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Girl Well Read

Girl Well Read 

Published book reviewer, blogger of books & book lifestyle products, wine drinker and polka dot lover. I’d love to review your book next!  Follow me on Instagram and Twitter (@girlwellread), Pintrest, Litsy, Goodreads, LibraryThing, BookLikes, and ReadFeed (Girl Well Read).


Perfect Little World

Perfect Little World - Kevin    Wilson

A special thank you to Edelweiss and Ecco for an ARC in exchange for an honest review.

I want to preface this review with my love of The Family Fang which I found riveting and a complete page-turner. This book however, fell well under that bar. I wasn't hooked immediately, the prologue had me scratching my head and not wanting to continue, but once I started in on Chapter 1, I found the hook. Meet Izzy, a recent high school graduate who is pregnant with her art teacher's baby. Her support system is lacking—a dead mother, drunk father, and unstable father-to-be/boyfriend—so when Izzy is presented with an opportunity to participate in the Infinite Family Project, she jumps at it having no other resources. Izzy will join nine other couples and live on a compound in rural Tennessee where they will all raise their children as one family. The project is headed by Dr. Preston Grind who believes that the more love a child will receive, the better off they will be.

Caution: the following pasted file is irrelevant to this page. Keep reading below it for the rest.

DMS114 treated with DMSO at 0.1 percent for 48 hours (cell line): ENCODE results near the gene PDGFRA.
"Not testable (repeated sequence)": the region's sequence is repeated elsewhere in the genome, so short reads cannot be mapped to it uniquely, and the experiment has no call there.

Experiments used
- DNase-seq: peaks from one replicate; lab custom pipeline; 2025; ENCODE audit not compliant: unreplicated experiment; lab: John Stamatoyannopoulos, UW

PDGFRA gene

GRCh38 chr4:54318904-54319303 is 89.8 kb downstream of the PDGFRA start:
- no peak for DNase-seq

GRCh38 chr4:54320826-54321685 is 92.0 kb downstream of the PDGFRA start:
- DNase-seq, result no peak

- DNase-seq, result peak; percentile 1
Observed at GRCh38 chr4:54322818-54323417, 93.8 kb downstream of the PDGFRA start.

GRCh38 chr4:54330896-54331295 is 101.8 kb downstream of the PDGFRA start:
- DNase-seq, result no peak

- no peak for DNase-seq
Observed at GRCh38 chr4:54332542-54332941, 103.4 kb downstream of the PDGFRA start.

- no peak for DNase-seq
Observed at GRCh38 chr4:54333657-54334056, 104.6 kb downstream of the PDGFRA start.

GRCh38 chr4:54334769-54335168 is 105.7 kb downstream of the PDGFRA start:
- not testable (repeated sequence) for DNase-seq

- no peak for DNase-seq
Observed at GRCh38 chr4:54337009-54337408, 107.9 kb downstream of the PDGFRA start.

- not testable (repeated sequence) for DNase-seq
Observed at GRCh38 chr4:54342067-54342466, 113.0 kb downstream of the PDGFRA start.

Sounds great, right? Well...not so much for me, I don't particularly care for utopian-style books, and I'm not sure why. Is it their formulaic nature, or that utopias don't actually exist? Because there will be a giant conflict/problem to overcome? Is it the predictable "survival of the fittest"? I'm not sure, but pushing this aside, the book was filled with some great parts and excellent writing. Without giving too much away, things start to crumble at the compound (gasp!) with relationships disintegrating, funding running out, and Izzy's growing feelings for Dr. Grind. The worst part for me was the ending and how Wilson tied everything up, a little too neatly and by that point, it had just fizzled out.

Wilson's novel is a look at the family unit, the roles we play to create these units, and love. I would recommend reading this before The Family Fang so you are not too disappointed.